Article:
Jun 1, 2012 at 1:12 pm #1290588
@johng10Locale: Mid-Atlantic via Upstate NY
I think the z lite might be comfy enough to give up my 1” thermarest.
How well does it hold up?
Does the foam &/or bumps pack down and loose comfort quickly?
Do the hinges start to rip relatively soon?
Thanks.Jun 1, 2012 at 1:19 pm #1883057
@stephen-mLocale: Way up North
Durability wise its fine but I personally would not sleep on one as I sleep mainly on my side.Jun 1, 2012 at 1:28 pm #1883061
@dianodaLocale: Chicago, IL
I agree with Stephen. Very durable but not a great choice for side sleepers. I know a number of people who swear by them, but I just need more cushioning. They are awesome to have in camp and make great seats. I usually carry a short section to even out the bumps in my pack (SMD Swift w/ stay) and use it in my quilt (which has a sleeve at the foot for one). If you sleep on your back, then you'd probably be fine.Jun 1, 2012 at 2:00 pm #1883071
@detroittigerfanLocale: Ann Arbor
I slept on one two weekends ago just to see how it was and it was actually not as bad as I expected. The one thing I would say is, if you're a side-sleeper (as I am), you'll want a really solid pillow. I woke up with my whole upper arm numb and ended up pulling my pack under my backpacking pillow. After I did that, I slept surprisingly well.Jun 1, 2012 at 2:02 pm #1883074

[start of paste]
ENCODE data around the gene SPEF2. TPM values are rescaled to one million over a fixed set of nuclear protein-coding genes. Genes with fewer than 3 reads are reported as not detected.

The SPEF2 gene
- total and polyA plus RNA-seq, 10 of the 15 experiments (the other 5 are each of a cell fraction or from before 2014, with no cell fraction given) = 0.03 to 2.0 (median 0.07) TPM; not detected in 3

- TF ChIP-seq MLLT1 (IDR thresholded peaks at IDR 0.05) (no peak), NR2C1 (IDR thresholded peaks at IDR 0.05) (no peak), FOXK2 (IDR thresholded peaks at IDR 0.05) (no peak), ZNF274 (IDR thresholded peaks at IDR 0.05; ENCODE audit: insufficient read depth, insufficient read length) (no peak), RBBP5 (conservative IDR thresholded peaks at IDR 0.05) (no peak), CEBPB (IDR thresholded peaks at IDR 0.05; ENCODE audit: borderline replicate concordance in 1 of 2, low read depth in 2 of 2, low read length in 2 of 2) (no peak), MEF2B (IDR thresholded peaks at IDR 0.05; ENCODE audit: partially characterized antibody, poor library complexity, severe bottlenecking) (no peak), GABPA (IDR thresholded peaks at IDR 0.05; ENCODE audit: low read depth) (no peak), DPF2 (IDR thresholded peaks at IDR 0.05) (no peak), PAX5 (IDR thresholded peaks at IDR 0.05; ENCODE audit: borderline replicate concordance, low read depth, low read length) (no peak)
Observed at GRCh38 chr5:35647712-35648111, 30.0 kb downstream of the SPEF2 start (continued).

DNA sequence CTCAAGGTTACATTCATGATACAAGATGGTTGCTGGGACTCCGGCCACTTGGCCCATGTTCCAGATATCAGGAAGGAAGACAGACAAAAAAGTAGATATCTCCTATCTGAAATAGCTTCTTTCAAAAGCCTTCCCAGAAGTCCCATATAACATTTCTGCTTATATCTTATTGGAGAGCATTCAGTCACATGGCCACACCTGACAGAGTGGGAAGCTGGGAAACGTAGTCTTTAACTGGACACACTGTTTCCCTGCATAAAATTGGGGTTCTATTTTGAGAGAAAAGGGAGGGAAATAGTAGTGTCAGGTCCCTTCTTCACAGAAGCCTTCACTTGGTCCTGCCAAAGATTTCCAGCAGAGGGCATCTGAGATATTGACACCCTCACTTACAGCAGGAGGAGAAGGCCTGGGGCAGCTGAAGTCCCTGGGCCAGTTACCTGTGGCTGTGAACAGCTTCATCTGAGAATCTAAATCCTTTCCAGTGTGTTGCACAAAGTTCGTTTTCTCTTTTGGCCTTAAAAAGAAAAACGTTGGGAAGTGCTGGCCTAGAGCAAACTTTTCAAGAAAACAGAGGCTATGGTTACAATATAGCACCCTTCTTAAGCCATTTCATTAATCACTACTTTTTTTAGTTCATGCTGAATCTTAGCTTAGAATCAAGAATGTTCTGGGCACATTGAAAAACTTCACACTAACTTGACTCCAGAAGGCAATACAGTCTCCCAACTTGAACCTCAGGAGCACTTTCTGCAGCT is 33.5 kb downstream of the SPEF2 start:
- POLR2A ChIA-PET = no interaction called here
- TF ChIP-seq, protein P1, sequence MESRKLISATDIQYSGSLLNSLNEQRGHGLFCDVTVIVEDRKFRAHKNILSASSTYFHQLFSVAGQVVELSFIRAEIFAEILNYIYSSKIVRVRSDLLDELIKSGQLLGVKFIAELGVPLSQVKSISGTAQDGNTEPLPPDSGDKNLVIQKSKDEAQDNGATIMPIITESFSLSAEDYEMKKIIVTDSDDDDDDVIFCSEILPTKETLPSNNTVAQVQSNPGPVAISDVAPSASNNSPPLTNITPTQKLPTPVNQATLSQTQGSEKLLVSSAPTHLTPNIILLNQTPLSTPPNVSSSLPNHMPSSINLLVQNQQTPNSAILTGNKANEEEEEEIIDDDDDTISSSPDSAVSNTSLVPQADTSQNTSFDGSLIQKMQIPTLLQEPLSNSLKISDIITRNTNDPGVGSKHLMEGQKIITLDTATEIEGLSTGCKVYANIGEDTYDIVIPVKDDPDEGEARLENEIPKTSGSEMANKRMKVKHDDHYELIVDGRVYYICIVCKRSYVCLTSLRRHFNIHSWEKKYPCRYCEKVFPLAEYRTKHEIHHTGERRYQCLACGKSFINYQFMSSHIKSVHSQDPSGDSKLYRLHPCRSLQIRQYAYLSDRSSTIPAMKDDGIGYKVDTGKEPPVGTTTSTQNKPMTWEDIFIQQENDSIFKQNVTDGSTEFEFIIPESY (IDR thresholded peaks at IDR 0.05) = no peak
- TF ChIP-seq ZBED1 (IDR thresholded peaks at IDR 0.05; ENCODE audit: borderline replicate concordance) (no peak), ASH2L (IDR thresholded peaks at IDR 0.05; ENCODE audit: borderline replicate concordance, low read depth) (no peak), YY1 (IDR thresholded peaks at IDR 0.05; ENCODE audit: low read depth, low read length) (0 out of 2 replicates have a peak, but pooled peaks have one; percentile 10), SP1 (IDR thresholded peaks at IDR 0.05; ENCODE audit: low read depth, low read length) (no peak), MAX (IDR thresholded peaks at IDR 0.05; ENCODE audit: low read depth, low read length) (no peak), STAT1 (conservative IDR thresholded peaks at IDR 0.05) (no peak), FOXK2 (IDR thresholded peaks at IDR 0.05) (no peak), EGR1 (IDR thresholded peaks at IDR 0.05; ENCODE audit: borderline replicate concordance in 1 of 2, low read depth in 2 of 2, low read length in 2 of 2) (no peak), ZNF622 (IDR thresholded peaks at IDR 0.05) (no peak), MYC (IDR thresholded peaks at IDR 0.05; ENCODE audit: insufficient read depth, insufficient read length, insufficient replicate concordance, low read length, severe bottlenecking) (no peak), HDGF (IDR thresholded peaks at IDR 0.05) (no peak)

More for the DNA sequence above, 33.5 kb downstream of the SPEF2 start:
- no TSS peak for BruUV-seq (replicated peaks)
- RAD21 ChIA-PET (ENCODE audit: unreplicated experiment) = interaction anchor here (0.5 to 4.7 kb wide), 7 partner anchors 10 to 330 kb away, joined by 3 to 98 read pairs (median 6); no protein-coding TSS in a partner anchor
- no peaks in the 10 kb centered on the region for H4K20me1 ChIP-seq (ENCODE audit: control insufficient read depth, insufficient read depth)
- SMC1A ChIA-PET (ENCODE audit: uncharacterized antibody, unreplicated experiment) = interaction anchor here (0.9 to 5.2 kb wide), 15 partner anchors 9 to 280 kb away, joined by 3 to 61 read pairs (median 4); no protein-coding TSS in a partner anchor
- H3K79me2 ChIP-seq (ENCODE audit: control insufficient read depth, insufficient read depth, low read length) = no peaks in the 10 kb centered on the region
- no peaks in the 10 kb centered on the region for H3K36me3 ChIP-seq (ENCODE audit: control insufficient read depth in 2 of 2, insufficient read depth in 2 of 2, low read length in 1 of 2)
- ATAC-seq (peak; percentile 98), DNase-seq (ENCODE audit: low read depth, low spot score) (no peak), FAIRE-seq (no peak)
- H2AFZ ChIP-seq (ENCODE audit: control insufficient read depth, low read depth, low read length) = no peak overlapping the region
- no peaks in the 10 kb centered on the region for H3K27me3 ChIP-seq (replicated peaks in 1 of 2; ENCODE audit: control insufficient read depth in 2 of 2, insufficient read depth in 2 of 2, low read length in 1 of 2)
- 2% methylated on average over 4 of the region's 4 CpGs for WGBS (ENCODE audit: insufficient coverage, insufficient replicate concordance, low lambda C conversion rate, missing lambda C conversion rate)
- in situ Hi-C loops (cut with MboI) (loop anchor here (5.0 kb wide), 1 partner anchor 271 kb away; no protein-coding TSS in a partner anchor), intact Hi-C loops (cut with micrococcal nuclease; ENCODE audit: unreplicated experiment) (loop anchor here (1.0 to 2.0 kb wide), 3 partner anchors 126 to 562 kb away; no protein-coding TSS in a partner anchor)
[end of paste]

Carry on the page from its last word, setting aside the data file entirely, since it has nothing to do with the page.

I like the z-lite a lot. As said, very durable; no problems with the folds or the bumps. The bumps are a bit wrinkled and obviously not new, but they don't seem to have lost much or any comfort. I'm not shy about using it on the ground when lounging; that's one of my favorite things about CCF versus my heavier self-inflating pad.
I sleep on my back when I'm asleep but need to be on my side to fall asleep, so on hard, oft frequented campsites, I have problems. A simple solution is to fold the z-lite so that there's two or three sections under my hips. I bought a full length pad and cut it so that I have one 9 section pad and one 5 section pad; 9 is enough for my torso when the last two are doubled up, or a bit extra if not. But the best solution is site selection; camp on a surface that's comfortable to begin with and then add more cushion with the z-lite. Not always doable but it's a cornerstone of UL technique in my opinion.
-JeffJun 1, 2012 at 3:15 pm #1883097
@hikinggrannyLocale: Gateway to Columbia River Gorge
If I were in my 20's, that's what I'd get. Unfortunately, I'm quite a few decades beyond that point and would be screaming in pain all night if I tried to sleep on one. As with any sleeping pad, I recommend trying it out on the floor for a night or two before deciding to keep it.
I did get them for my grandkids. The oldest has the newest version (with reflective coating); the middle one has an older version; the youngest has one that Thermarest once made as a dog sleeping pad. The last is 36" long and has a picture of a dog embossed on one end; otherwise it looks like any older Z Lite, back when they were all gray instead of fluorescent yellow or orange.
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